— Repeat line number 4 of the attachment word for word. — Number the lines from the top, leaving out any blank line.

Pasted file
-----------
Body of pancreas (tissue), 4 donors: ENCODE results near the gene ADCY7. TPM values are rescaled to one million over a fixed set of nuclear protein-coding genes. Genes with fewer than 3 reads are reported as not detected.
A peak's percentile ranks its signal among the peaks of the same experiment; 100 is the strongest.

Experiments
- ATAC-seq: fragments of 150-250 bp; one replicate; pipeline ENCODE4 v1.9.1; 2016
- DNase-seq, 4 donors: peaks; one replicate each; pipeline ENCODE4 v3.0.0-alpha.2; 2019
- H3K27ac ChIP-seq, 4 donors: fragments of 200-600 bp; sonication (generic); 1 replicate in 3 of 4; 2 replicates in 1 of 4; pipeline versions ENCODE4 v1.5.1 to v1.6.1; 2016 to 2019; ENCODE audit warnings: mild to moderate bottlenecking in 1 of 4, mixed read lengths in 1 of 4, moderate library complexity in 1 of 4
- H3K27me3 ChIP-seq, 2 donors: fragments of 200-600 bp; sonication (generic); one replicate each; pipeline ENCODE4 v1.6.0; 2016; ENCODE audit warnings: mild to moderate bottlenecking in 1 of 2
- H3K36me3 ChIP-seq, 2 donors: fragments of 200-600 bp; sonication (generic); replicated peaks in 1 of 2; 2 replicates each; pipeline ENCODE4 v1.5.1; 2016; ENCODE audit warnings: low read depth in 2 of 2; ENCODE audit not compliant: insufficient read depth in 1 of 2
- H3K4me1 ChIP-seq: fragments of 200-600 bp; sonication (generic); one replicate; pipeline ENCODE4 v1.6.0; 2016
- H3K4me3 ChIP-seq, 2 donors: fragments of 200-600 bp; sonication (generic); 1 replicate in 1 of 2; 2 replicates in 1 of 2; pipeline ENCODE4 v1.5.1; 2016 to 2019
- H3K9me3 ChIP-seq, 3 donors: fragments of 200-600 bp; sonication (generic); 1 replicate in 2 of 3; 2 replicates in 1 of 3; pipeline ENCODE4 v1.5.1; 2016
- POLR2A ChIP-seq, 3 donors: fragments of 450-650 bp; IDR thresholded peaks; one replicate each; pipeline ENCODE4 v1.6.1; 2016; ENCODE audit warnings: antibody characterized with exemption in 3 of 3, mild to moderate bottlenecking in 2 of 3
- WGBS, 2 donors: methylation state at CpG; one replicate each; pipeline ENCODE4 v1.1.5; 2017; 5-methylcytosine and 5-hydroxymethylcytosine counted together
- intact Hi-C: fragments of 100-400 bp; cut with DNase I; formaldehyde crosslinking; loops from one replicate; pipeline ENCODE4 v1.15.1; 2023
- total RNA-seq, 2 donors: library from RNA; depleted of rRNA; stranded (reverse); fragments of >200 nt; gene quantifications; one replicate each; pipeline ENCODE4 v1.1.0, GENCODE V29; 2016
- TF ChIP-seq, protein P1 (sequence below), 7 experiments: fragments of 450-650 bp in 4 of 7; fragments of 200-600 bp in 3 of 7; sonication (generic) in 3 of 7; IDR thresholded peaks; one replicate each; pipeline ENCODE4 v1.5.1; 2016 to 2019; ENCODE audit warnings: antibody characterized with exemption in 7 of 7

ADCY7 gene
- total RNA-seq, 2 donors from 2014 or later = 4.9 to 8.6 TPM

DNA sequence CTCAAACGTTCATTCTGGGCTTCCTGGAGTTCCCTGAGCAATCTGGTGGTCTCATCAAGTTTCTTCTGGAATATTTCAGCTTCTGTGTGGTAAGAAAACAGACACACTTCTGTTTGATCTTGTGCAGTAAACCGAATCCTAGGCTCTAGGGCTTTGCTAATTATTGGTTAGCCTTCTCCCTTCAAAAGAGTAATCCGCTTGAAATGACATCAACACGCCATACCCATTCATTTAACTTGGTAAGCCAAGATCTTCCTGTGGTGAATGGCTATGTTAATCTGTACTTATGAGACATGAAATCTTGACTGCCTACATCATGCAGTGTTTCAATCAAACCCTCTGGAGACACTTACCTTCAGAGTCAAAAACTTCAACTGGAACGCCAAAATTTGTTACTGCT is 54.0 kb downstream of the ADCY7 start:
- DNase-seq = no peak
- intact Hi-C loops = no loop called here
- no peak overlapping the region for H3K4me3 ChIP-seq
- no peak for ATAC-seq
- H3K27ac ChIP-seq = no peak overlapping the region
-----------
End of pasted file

- ATAC-seq: fragments of 150-250 bp; one replicate; pipeline ENCODE4 v1.9.1; 2016